Impact on Medication Efficacy

Patients taking medications should be particularly cautious with capric acid supplementation. Medium-chain fatty acids are known to influence the absorption and metabolism of drugs by altering the composition of cell membranes and affecting liver function where drugs are often metabolized. This could potentially modify the efficacy of medications, either by increasing their absorption and leading to potential toxicity, or by decreasing it and reducing their effectiveness.

Diabetes and Blood Glucose Control

Individuals with diabetes should monitor the effects of capric acid closely. Some studies suggest that medium-chain fatty acids may help in the management of diabetes by improving insulin sensitivity. However, capric acid may react differently in the presence of certain diabetes medications, thus requiring careful blood glucose monitoring and consultation with a healthcare provider.

Lipid-Modifying Agents

Capric acid can have effects on lipid profiles, potentially increasing levels of high-density lipoprotein (HDL) cholesterol, which is often viewed positively. Nonetheless, for patients on statins or other lipid-modifying agents, this could alter the expected therapeutic results. It's essential for such patients to discuss any supplement intake with their healthcare provider.

Interactions with Seizure Disorders

While there is evidence to support the use of medium-chain fatty acids in the management of seizure disorders such as epilepsy—most notably in the popular ketogenic diet—individuals on anticonvulsant medications should not make any dietary changes without the supervision of a neurologist. Unanticipated interactions could lead to breakthrough seizures or could alter the necessary dosage of their medications.

Gastrointestinal Conditions

Persons with gastrointestinal issues such as irritable bowel syndrome (IBS) or gastric ulcers may experience exacerbation of symptoms when consuming capric acid in higher amounts. Fatty acids can be irritants to the GI tract in susceptible individuals, leading to symptoms like stomach pain, diarrhea, and discomfort. Medical advice is crucial in such cases to manage overall dietary fat intake.

Like many supplements and dietary components, capric acid must be approached with an understanding of personal health conditions and current medication regimens. Interactions can be multifaceted and may lead to unintended side effects or alterations in the way medications work. The potential benefits and risks should be weighed carefully with the insight from healthcare professionals.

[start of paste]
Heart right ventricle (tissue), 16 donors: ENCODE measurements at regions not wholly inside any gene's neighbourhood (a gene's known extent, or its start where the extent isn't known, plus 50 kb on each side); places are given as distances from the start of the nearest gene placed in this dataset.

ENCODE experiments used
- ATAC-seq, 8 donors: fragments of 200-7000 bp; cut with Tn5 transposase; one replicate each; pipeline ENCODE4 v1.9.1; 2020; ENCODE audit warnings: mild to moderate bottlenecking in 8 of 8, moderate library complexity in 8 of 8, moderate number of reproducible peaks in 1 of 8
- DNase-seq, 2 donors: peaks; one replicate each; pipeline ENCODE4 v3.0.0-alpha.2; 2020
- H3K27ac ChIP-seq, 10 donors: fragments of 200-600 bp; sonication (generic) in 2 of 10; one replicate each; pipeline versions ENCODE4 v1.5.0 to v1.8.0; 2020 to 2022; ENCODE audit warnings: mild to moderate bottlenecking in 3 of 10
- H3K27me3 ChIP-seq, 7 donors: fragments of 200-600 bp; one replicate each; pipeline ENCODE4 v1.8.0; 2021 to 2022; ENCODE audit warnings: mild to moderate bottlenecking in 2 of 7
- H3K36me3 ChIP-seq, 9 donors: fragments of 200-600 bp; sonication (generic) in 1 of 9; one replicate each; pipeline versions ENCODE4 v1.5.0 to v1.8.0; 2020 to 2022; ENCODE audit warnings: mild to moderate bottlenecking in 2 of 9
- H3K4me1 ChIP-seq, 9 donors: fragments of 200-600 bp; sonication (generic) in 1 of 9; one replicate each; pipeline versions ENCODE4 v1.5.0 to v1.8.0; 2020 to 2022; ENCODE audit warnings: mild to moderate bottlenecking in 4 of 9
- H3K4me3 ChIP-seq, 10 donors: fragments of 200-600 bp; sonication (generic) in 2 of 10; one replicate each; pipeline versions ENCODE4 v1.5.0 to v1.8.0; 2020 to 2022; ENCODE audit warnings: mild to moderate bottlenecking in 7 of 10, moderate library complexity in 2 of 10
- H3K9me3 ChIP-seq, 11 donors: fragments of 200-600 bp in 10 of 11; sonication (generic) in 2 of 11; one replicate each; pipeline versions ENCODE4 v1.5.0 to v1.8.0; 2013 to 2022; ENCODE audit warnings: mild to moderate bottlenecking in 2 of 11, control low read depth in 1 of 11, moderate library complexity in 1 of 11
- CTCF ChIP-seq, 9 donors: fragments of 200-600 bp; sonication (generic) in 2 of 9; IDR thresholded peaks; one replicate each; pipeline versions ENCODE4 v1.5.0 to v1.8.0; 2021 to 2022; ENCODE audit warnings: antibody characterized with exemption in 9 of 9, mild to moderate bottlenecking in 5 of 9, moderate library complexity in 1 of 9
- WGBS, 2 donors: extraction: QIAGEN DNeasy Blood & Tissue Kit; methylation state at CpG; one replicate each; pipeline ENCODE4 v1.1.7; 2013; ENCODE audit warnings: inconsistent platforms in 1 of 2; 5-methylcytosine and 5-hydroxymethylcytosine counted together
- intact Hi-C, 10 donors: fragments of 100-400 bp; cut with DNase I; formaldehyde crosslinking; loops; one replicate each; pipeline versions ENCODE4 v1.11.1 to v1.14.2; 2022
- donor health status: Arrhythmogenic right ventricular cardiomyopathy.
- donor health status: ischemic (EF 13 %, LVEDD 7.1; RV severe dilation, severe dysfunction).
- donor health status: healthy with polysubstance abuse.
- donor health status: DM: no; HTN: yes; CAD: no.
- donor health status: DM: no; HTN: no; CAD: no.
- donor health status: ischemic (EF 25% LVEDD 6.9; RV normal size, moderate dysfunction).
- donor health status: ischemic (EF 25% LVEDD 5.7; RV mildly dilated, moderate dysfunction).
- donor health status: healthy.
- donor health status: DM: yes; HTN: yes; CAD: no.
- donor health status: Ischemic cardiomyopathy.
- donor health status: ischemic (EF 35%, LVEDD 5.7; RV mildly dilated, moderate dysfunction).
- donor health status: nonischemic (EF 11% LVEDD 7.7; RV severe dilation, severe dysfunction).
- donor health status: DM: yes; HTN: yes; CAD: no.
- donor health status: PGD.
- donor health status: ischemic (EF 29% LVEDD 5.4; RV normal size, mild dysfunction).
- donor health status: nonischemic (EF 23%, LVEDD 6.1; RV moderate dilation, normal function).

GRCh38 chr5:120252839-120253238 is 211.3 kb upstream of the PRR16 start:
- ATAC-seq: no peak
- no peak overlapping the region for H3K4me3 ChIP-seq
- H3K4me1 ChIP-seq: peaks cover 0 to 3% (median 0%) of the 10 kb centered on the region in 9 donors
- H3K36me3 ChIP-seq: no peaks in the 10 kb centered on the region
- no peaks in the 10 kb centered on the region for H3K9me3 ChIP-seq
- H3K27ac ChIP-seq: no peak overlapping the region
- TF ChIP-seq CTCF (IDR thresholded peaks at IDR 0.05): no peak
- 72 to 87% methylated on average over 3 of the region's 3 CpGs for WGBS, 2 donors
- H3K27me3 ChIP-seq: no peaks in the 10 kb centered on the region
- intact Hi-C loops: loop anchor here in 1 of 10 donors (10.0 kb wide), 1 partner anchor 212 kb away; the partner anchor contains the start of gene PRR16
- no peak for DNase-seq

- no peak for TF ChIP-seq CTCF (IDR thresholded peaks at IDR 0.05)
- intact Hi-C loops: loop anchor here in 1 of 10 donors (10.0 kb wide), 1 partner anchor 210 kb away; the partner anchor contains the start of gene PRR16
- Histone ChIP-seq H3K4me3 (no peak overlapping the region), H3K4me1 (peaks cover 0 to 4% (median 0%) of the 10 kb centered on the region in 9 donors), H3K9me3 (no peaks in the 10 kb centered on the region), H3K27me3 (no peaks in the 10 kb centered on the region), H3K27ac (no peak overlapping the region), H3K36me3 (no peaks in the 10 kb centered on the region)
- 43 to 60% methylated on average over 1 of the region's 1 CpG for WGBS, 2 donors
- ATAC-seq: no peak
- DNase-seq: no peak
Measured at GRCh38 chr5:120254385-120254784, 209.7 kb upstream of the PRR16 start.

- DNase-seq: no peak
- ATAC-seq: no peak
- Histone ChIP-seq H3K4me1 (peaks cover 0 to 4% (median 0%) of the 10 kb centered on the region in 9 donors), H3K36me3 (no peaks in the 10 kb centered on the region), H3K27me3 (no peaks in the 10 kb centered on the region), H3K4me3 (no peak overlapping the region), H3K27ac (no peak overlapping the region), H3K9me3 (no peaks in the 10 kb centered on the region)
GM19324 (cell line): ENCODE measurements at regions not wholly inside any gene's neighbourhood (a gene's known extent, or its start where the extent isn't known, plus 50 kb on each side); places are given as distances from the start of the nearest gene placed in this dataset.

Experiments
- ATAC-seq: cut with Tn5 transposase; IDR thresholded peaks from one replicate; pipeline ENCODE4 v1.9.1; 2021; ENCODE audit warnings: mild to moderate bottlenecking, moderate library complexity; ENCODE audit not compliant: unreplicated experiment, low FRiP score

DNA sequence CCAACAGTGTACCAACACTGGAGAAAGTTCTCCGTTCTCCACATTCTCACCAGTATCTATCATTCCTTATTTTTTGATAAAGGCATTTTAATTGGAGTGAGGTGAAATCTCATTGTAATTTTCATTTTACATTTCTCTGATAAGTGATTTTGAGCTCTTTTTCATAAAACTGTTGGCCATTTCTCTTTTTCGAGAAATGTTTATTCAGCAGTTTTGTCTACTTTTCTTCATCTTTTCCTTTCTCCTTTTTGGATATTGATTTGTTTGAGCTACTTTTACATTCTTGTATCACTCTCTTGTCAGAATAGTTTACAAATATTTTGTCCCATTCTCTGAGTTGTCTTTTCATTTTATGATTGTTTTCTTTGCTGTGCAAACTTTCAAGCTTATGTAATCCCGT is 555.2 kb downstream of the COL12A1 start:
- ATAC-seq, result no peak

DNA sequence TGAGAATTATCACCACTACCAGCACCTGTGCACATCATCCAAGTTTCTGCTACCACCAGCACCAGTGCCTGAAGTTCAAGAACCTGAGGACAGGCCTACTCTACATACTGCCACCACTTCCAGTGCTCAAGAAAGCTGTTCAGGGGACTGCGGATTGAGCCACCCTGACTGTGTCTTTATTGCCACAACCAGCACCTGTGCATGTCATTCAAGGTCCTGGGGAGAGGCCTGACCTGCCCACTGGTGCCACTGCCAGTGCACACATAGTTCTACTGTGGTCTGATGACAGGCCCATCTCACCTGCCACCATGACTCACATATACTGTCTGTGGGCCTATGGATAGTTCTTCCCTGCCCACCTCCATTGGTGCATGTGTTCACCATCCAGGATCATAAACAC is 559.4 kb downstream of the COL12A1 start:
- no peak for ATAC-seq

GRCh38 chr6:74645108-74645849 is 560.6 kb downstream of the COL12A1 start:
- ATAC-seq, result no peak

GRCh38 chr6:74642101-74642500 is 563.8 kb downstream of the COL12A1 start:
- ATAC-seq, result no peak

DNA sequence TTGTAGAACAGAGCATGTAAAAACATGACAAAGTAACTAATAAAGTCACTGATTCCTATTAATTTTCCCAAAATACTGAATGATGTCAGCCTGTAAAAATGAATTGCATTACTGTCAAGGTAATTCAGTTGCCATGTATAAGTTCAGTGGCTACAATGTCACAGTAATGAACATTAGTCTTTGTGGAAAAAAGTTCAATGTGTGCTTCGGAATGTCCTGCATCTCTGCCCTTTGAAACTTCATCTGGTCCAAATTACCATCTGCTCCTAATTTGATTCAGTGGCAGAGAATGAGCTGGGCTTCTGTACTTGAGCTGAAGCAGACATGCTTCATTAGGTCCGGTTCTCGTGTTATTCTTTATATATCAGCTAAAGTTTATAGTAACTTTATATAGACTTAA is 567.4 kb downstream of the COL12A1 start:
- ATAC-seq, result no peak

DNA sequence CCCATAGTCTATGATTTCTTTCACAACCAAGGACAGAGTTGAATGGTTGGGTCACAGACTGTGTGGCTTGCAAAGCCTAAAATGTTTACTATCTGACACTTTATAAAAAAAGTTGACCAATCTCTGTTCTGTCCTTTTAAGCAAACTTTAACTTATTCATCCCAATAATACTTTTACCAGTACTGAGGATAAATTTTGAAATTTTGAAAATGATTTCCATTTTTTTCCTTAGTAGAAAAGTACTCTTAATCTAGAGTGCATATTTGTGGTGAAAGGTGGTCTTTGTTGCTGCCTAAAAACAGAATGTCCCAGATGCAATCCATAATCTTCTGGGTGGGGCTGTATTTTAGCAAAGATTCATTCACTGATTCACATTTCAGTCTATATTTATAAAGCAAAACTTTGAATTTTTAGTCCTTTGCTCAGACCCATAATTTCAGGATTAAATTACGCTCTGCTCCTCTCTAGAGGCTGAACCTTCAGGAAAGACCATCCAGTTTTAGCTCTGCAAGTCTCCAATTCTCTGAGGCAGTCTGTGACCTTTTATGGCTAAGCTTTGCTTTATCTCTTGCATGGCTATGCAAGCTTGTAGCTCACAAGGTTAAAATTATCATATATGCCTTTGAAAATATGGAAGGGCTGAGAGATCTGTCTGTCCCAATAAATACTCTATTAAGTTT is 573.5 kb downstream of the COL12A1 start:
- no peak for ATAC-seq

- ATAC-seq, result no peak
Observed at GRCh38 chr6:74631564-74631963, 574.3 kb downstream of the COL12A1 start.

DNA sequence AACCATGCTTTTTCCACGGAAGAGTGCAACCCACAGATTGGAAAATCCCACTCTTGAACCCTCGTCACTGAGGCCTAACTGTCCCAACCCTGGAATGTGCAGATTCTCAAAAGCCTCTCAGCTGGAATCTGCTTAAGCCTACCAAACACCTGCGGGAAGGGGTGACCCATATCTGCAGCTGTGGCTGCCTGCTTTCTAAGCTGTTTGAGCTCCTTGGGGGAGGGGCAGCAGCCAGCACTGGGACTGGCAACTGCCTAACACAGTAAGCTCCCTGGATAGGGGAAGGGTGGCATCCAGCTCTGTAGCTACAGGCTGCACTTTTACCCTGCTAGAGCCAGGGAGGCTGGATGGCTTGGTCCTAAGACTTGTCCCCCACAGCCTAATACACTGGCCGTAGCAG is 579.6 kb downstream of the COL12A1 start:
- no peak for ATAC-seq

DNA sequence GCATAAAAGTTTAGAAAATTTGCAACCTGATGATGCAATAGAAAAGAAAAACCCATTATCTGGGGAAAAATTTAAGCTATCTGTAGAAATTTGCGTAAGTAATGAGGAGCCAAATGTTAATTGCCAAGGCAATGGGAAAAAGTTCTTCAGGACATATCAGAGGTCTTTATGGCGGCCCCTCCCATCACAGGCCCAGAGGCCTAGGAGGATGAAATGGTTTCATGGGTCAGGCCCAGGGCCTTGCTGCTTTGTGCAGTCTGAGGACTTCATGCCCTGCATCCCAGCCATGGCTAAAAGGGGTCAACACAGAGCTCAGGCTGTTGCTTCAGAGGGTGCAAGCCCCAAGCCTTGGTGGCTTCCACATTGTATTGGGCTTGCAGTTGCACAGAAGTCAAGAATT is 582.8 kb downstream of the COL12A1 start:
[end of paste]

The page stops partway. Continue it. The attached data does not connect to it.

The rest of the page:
In the context of chronic health conditions, capric acid's impact on immune function should also be considered. Although much of the research is preliminary, there is speculation that medium-chain fatty acids may have immunomodulatory effects. For individuals with autoimmune disorders or those on immunosuppressants, this could potentially lead to an exacerbation of symptoms or interfere with the intended effects of their medication.

Ultimately, individuals thinking of incorporating capric acid into their regimen should do so with cognisance of these potential interactions. A thorough review of their current health status, regular medications, and in-depth discussion with their healthcare provider are non-negotiable steps to ensure safe and effective use of this supplement.

Safety Profile: Consumption Limits and Toxicity Data

Capric acid, also known as decanoic acid, is a medium-chain fatty acid commonly found in coconut oil, palm kernel oil, and the milk of various mammals. As with many dietary components, understanding its safety profile is essential. Consumption limits and toxicity data help us determine safe intake levels and highlight potential risks.

Recommended Daily Intake

The recommended intake of medium-chain fatty acids like capric acid has not been established due to a lack of sufficient research. However, medium-chain fatty acids are generally recognized as safe (GRAS) by the Food and Drug Administration when consumed as part of a diet within normal food amounts. Specific doses of capric acid for therapeutic use should always be discussed with a healthcare provider.

Toxicity Data

While capric acid is considered safe when consumed in dietary amounts, excessive intake could potentially lead to adverse effects. Studies in rodents have indicated that extremely high doses of medium-chain triglycerides (MCTs), which include capric acid, can cause fatty liver and other lipid abnormalities. Human studies are limited, but there’s a potential for similar effects if consumed in excessive amounts.